In general, you should show the most important ideas you’re trying to communicate to readers.
Anything insignificant or tangential to the story arc and development of characters and plot, you can tell the reader about (such as the fact that a certain character has green eyes). The fact that a character has a certain eye color isn’t going to affect the plot or character development, so it’s not important enough to require showing the reader.
However, if the character arc for your protagonist is that he’s a shy, weak, scared boy, who learns to become courageous and strong, that’s really the heart of the story—and so you absolutely must show that protagonist in scenes acting shy, weak, and scared, so the reader can truly experience the transformation as the character grows and develops throughout the story.
If you simply set the book up by telling the reader that the protagonist is shy, weak, and scared in the beginning, you’ll end up with a very weak story because when you tell such important information to your reader instead of showing them, your reader won’t build up empathy for your protagonist, and that character will be boring and difficult to identify with.
Point of View vs. Showing
Great writing requires mastery of POV (Point of View), which is the perspective or lens through which the reader experiences the story. POV is based entirely on the words you choose to use.
When you use the wrong POV or switch POV randomly throughout your writing, you are almost certainly going to get stuck telling the reader about what happened or what’s happening in the story instead of showing the action through the correct POV.
You can read about different types of Point of View to make sure you understand POV.
“Show, Don’t Tell” Examples
Telling: He knew something was wrong because he could see the fear in her eyes and that she was trembling.
Showing: She trembled and looked up at him with fear in her eyes.
Notice how much more powerful the showing example is here. It uses half the worlds but packs twice the punch because you’re seeing her in action demonstrating her fear instead of being told what one character noticed.
Note: It’s almost never the job of a character to notice something—it’s the reader’s job to notice and figure it out! By showing the action, you can have the reader and the characters figure it out at the same time, creating wonderful “aha!” moments that add up to a thrilling narrative.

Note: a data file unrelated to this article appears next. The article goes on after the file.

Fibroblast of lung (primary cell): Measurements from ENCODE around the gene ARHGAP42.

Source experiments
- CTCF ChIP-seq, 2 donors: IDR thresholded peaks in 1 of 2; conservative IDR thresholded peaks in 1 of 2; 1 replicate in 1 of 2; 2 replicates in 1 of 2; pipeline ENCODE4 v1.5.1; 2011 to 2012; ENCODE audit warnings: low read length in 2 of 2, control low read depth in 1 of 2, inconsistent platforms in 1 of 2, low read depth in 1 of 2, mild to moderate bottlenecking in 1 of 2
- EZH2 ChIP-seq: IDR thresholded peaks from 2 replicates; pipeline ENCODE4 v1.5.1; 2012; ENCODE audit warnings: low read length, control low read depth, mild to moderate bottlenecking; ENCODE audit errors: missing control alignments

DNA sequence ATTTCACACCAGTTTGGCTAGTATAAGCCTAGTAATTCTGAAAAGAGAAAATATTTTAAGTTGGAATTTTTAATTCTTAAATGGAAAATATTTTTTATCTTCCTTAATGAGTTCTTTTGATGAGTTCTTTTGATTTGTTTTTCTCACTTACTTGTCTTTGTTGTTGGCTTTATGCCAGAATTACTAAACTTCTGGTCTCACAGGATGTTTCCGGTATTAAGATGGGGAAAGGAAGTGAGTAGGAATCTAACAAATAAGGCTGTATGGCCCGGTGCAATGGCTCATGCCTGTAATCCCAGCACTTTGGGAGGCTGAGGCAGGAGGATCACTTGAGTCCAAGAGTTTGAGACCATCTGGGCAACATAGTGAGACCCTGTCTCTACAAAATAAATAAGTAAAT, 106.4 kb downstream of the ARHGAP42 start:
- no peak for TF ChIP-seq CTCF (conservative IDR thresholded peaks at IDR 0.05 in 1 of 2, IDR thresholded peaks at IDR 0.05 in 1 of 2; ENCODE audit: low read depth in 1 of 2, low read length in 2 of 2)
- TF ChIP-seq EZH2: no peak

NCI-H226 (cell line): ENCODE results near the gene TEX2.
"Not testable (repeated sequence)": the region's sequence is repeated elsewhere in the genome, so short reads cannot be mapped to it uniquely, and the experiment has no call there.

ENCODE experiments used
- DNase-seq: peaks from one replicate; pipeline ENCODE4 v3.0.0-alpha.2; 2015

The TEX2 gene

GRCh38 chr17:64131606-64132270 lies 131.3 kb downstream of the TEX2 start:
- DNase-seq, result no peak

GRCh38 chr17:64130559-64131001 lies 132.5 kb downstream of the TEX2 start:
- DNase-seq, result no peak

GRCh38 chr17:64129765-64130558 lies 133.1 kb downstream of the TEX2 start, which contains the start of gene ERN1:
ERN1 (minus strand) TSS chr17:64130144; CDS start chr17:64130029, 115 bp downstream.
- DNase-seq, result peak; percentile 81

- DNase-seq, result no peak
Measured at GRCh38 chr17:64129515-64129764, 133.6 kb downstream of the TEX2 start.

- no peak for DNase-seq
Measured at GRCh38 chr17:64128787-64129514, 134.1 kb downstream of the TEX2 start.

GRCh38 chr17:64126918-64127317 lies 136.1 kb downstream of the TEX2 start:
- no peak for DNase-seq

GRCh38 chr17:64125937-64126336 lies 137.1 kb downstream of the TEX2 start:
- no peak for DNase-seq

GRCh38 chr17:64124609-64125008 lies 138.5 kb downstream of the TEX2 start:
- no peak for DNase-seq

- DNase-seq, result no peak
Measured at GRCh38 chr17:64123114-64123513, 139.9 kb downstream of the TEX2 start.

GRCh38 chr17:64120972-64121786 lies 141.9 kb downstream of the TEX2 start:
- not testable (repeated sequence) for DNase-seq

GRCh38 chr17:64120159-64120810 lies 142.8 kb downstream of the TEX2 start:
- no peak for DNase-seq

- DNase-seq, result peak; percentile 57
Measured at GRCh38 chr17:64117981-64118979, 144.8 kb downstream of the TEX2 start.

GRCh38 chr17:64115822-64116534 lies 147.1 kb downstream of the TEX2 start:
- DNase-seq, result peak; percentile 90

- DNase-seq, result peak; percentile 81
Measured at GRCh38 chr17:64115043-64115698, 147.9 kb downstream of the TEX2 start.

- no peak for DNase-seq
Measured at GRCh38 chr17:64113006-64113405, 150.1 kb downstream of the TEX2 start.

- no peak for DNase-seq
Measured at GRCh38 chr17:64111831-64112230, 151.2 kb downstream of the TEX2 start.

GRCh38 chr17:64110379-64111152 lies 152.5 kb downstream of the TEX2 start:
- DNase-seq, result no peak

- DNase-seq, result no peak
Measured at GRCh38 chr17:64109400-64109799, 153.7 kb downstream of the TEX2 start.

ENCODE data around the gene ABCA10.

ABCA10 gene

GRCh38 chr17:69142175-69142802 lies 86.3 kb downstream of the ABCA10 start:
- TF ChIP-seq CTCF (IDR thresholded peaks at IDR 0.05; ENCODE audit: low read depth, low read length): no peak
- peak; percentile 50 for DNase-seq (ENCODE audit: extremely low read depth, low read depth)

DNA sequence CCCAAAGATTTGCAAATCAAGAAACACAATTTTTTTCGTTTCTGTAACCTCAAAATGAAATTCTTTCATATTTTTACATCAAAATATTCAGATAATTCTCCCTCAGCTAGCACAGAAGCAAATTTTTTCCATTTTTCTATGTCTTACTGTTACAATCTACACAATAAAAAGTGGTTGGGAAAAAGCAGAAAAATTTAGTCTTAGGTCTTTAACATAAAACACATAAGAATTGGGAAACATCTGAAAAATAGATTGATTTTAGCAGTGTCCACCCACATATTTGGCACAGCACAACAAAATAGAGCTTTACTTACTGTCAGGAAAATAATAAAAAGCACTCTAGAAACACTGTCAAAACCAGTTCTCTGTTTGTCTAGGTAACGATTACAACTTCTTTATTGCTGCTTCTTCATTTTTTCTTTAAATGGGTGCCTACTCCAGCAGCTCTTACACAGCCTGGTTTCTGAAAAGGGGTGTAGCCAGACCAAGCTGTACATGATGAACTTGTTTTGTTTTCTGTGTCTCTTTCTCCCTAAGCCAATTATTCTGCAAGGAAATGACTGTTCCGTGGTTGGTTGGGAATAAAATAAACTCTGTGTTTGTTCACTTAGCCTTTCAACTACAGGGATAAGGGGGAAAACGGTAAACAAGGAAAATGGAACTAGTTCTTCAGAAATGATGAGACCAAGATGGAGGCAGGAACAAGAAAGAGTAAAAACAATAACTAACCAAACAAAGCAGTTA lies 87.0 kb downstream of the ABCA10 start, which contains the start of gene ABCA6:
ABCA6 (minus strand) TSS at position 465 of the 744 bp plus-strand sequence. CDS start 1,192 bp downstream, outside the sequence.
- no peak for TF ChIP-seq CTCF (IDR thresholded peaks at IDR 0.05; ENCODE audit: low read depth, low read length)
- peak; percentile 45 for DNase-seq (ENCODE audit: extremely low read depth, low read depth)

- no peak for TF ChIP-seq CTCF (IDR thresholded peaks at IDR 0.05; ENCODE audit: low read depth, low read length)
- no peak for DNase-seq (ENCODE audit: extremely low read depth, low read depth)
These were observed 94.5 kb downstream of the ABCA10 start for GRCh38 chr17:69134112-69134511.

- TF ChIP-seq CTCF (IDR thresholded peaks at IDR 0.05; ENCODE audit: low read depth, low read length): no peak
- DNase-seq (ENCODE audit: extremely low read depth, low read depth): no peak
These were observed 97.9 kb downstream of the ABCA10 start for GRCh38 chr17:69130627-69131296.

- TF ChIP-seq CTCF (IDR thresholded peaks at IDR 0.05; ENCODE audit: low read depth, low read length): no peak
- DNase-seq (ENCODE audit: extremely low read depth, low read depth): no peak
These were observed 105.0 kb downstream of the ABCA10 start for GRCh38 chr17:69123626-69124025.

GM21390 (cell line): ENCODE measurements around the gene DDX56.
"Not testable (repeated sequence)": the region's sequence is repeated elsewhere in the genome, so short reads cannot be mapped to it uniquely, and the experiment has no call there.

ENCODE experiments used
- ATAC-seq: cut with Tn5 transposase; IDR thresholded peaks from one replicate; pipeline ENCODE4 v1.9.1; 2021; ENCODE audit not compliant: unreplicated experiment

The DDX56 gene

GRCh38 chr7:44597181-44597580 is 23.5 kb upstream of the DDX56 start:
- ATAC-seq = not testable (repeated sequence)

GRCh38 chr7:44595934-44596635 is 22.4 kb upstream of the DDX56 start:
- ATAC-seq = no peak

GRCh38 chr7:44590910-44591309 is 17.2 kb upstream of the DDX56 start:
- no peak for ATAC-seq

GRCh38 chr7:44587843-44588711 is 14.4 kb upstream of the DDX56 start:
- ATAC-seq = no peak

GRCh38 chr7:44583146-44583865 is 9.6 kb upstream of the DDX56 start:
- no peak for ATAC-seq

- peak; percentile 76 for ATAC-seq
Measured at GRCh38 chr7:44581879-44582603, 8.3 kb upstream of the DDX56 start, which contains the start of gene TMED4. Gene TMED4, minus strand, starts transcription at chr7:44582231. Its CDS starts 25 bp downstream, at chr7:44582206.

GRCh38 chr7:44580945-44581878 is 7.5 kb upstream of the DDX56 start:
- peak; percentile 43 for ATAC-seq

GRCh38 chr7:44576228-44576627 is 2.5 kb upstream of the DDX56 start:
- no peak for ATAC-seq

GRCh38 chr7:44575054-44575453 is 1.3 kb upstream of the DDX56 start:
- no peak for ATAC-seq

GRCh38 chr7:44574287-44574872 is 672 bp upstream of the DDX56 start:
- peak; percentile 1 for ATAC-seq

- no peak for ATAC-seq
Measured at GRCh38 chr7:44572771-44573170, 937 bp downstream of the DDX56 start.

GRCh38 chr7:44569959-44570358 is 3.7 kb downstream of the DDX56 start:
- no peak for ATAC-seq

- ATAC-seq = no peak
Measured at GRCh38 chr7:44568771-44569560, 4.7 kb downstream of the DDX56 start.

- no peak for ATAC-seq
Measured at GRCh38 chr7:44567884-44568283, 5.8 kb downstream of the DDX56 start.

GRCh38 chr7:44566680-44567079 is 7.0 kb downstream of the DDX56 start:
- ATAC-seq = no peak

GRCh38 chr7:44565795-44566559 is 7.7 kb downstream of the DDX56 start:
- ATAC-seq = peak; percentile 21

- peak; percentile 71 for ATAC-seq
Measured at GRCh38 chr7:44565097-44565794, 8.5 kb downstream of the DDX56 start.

Telling: Roger was never very bright when it came to figuring things out, and he could never seem to do even simple things right.
Showing: Roger had been working on the crossword puzzle for two hours; so far he had scribbled out more spaces than he had gotten correct. All he had to show for his hard work so far were ink stains on his hands.
Notice how this showing example demonstrates the characteristics of this character by showing that not only can he not even come close to completing a crossword puzzle, but he doesn’t even know that he should be using a pencil instead of a pen.
By showing how your characters behave, readers can interpret their traits and characteristics automatically, instead of you having to endlessly describe every character.
Telling: There was glass all over the floor, and a pool of blood behind the bar.
Showing: His boots crunched as he walked behind the bar. “Holy shit!” he screamed when he saw the pool of blood.
How to Turn Bland Sentences Into an Enthralling Story
She purses her lips, and wonders, Why does the story feel flat? Why does it seem to drag on? Where has the drama gone? Is it too long?
Okay, she thinks. Time to cut down my story.
She removes a few sentences here, scraps a whole paragraph there, shortens another sentence. After crossing out words for over 20 minutes, she’s reduced her word count almost by half. Phew. With a sigh of relief, she treats herself to Jasmine tea with carrot cake.
- But, hey, what happened to her story?
- It seems even worse than before.
- How come?
Sometimes stories are too short rather than too long
When a writer hasn’t painted vivid imagery, readers can’t picture what’s happening. That’s when a story feels flat. Devoid of drama. Dull.
To let readers experience your story, show rather than tell:
- Telling means giving a brief, factual statement.